Sharing is caring, says Gauteng govt
The Gauteng Provincial Government (GPG) will share its ICT infrastructure with all municipalities across the province in order to build integrated e-services.
So said finance MEC and head of the Department of e-Government, Barbara Creecy, presenting the 2018/2019 budget vote to the Gauteng Legislature yesterday.
The MEC believes for Gauteng to become a truly smart province, integration and co-operation in ICT services cannot be confined to the GPG itself, it must involve all the municipalities.
Efforts to integrate ICT services in the province can be traced back to last year when Creecy revealed plans were in motion to build integrated e-government services, as well as fully digitising back-office and citizen-facing services in Gauteng.
At the time, Creecy explained the GPG, together with all the municipalities, agreed to sign a memorandum of understanding (MOU) to make services more interoperable.
Yesterday, the MEC announced that provincial government has signed the MOU that allows sharing of ICT infrastructure and use of compatible operating systems with all municipalities. The MOU, according to her, also allows the GPG and the municipalities to access and benefit from each other's investment in innovation, digital applications and skills development.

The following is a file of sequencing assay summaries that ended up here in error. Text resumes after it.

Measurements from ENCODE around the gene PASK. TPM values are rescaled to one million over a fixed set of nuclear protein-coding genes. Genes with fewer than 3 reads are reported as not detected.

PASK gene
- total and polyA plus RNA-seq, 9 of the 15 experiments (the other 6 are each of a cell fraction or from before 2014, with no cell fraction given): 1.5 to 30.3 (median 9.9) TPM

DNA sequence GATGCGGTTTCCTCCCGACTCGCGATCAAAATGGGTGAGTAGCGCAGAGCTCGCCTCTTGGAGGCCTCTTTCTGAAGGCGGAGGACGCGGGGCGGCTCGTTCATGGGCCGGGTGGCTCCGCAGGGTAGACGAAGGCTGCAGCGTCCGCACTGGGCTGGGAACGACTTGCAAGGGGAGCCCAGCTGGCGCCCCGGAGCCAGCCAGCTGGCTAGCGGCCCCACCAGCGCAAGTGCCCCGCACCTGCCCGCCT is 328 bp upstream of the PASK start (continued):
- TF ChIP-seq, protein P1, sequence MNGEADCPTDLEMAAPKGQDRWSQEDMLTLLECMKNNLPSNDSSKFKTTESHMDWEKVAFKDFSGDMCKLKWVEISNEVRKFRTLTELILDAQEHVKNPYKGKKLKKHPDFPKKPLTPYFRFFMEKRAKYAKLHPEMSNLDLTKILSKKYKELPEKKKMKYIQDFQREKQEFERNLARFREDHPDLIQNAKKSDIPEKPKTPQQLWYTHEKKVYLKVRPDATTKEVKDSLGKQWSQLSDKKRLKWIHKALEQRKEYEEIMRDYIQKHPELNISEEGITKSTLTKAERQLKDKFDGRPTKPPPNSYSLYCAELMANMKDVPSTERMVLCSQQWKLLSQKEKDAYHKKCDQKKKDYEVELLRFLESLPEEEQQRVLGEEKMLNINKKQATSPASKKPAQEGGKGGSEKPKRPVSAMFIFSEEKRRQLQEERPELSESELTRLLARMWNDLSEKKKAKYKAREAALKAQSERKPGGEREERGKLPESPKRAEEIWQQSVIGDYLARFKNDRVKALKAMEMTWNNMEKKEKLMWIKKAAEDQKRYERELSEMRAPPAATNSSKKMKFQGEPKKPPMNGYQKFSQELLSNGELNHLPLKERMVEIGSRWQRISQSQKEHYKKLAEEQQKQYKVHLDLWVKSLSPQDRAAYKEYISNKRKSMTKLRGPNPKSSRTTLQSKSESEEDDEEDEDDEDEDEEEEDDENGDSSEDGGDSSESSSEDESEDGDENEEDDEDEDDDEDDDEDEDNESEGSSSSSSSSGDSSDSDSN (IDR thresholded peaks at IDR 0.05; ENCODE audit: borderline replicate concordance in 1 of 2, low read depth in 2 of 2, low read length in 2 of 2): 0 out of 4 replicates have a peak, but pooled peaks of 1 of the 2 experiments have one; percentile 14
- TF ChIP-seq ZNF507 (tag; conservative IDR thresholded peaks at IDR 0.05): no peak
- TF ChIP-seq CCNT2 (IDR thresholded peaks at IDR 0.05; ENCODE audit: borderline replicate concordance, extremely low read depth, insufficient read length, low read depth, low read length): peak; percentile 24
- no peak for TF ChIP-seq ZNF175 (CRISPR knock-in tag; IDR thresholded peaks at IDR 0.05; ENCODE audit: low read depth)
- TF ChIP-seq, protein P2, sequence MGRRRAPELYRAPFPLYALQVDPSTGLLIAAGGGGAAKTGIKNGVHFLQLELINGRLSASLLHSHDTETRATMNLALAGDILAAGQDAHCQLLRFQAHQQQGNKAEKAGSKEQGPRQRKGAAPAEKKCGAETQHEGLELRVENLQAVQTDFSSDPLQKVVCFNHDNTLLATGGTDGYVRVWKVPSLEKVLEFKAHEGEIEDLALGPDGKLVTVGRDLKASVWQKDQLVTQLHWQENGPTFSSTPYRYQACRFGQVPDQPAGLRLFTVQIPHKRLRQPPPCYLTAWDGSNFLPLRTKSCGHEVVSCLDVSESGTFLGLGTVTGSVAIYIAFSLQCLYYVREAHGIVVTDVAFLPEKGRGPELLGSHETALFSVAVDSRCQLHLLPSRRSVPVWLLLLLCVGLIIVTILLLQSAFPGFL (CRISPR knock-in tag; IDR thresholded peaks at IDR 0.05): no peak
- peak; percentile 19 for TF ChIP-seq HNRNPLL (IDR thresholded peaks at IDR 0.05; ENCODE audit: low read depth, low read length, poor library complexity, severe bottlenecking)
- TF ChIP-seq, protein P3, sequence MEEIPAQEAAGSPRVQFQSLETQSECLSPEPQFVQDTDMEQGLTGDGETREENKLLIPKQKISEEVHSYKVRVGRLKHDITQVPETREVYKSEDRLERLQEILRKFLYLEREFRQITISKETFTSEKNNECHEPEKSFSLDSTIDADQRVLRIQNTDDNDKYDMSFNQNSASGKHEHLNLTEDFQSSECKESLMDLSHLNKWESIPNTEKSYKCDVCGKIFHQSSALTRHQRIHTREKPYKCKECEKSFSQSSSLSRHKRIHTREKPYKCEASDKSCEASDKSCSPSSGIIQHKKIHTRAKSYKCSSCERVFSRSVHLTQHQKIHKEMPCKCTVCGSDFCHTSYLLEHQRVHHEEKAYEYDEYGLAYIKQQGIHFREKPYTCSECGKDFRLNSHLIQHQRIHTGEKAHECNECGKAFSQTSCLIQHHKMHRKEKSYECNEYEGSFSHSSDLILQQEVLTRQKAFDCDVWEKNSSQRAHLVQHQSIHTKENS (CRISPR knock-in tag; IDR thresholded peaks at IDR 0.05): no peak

Creecy stated: "We have been in negotiation with local government for some time now, asking them to sign an MOU that would allow us to share ICT infrastructure and reach agreement about common operating systems."
The purpose, she said, is so citizen-facing services, whether they are offered at a local government level or provincial government level, should be accessed through a common platform. "The Gauteng government is developing an integrated e-government set of services that can be accessed through a common platform."
She added the memorandum is also aimed at improving budget efficiency. In the long run, it will make sure citizens can access e-services through an integrated and seamless platform.
The e-government department head went on to explain the MOU formalises an already existing informal co-operation agreement, as the GPG has been working with local and district municipalities for some time now.
"Our metros have been connecting up local government institutions to high-speed broadband networks and we are also engaged in that programme. We are thinking from a budget efficiency and cost savings point of view, we should be able to piggyback off each other's broadband network.
"For example, if the City of Johannesburg has an installation near a provincial government installation, it is now possible to use microwave technology. Similarly, if another municipality wants to connect a facility that would be close to one of our facilities, we should afford them that opportunity."